One percent increase a positive step
The recently announced one percent RGB increase is a small step toward putting the “stable” back in rent stabilization.
As tenants, we all need to support this action by selecting the one-year option when we renew our leases. This will send a clear message to the RGB and Albany that we want to preserve our community and affordable housing for all New Yorkers.
It will also reject the risky business model followed by the equity predators. This business model is named for its last two words: “It doesn’t matter how much you pay, you can always sell it later to a bigger fool.” The problem with this model is who is going to be the next bigger fool?
Not the current tenants. We realize that the choice of a 2.75 percent two-year increase is the equivalent of selecting a 1 percent increase this year and a 3.5 percent increase next year! While landlords deserve to cover realistic cost increases, we will not pay for yet another round of replanting because the previous round was done wrong.
Not the future tenants. The equity predators are all targeting recent graduates and other newcomers to the housing market to fill current and future vacancies. But saddled with large student loans and entry-level salaries, the only vacancies they can fill are the empty bedrooms in their parents’ homes.
Not the equity lenders. They have been burned once by the Tishman Speyer default and other failed large real estate deals. They will be following the model established by Fannie Mae and Freddy Mac. (Thank you, Senator Schumer.) The equity predators will have to prove the viability of their projections with more than just an “I said so.”
In other words, the times they are a-changin’ (with apologies to Bob Dylan.) Gone are the days where equity predators can entice bigger fools with frivolous, self-congratulatory costs like the vanity plates on the PCVST security vehicles.
Gone too are the days when the mayor turns a blind eye because, “It’s a private matter.” If the equity predators continue to believe their own hype (the cardinal sin committed by Tishman Speyer), they will find that they are the biggest fools.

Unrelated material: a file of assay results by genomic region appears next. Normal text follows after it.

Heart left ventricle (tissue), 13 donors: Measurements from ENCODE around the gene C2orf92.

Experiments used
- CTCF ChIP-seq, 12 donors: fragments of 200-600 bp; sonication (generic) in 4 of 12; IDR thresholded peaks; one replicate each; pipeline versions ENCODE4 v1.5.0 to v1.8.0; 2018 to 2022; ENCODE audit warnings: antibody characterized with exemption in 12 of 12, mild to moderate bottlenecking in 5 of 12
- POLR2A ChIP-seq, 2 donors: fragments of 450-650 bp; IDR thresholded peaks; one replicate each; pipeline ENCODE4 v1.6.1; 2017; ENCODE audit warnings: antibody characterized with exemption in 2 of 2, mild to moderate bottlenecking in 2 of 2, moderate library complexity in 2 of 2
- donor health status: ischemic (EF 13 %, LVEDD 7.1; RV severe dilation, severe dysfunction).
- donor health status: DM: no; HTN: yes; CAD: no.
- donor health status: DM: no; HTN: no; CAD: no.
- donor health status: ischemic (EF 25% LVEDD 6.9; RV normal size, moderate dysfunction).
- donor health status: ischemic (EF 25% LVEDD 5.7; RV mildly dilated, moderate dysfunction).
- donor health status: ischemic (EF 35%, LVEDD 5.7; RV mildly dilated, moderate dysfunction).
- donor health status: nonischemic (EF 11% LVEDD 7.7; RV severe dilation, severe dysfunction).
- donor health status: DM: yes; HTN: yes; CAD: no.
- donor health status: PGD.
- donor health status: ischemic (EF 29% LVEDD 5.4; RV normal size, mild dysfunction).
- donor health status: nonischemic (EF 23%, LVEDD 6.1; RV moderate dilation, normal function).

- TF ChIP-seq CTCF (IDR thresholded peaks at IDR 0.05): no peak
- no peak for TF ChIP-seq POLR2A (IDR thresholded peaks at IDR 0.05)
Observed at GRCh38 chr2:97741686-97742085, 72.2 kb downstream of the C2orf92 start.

Responsible parties within the real estate industry have already shown signs that they are adjusting to accept a different business model based on realistic income forecasts and controlled operating costs.
Let us all give our support to these leaders by overwhelmingly accepting the one-year, one percent increase and rejecting all rent increases that exceed true cost increases.
ST Resident for 36 years
Mayor didn’t deliver on rent freeze
To the Editor:
Mayor de Blasio is now batting with two strikes against him here in Stuyvesant Town.
First, he sandbagged Councilmember Dan Garodnick, by actively campaigning for Dan’s opponent for City Council speaker.
Then, the mayor capitulated to the real estate industry and disavowed his supposedly ironclad campaign pledge of a rent freeze.
Sandbagging tenants like this has a real cost. A rent increase of one percent will cost ST/PCV residents a total of $3,236,680 every year – calculated as an average rent of $2,000 over 11,235 apartments. Plus, everyone’s base rent is now raised in perpetuity.
This $3,236,680 is money that tenants could have used to support our local community. Or, tenants could have strengthened their retirement savings. Instead, it will go to line the pockets of the hedge fund that controls the property.
The mayor needs to decide whether he is on the side of tenants or the side of hedge funds.
Name Withheld, ST
Can we give Citi Bike hogs the boot?
The following is an email sent to Citi Bike by John Marsh, president of the ST-PCV Tenants Association, shared with T&V.
Subject: “Reserving” or Booting a Citi Bike By For Your Exclusive Use
I wanted to formally bring to your attention the following unfair practice of reserving your own Citi Bike by putting a lock on it, or effectively booting it so other riders can’t take it out.
I came along at 8:20 a.m. on Thursday, June 19th delighted to see a lone bike at the E. 20th and FDR station in Dock #34. After inserting my Citi Bike key in I was surprised to see that a U-Lock had been placed around the back wheel of bike number 06656. I immediately re-docked the bike, took these photos and called the incident into Citibike Customer Support number.
Whomever (whichever member) successfully undocked and rode this bike next to another Citi Bike station should be warned or disciplined in some manner for this inappropriate behavior.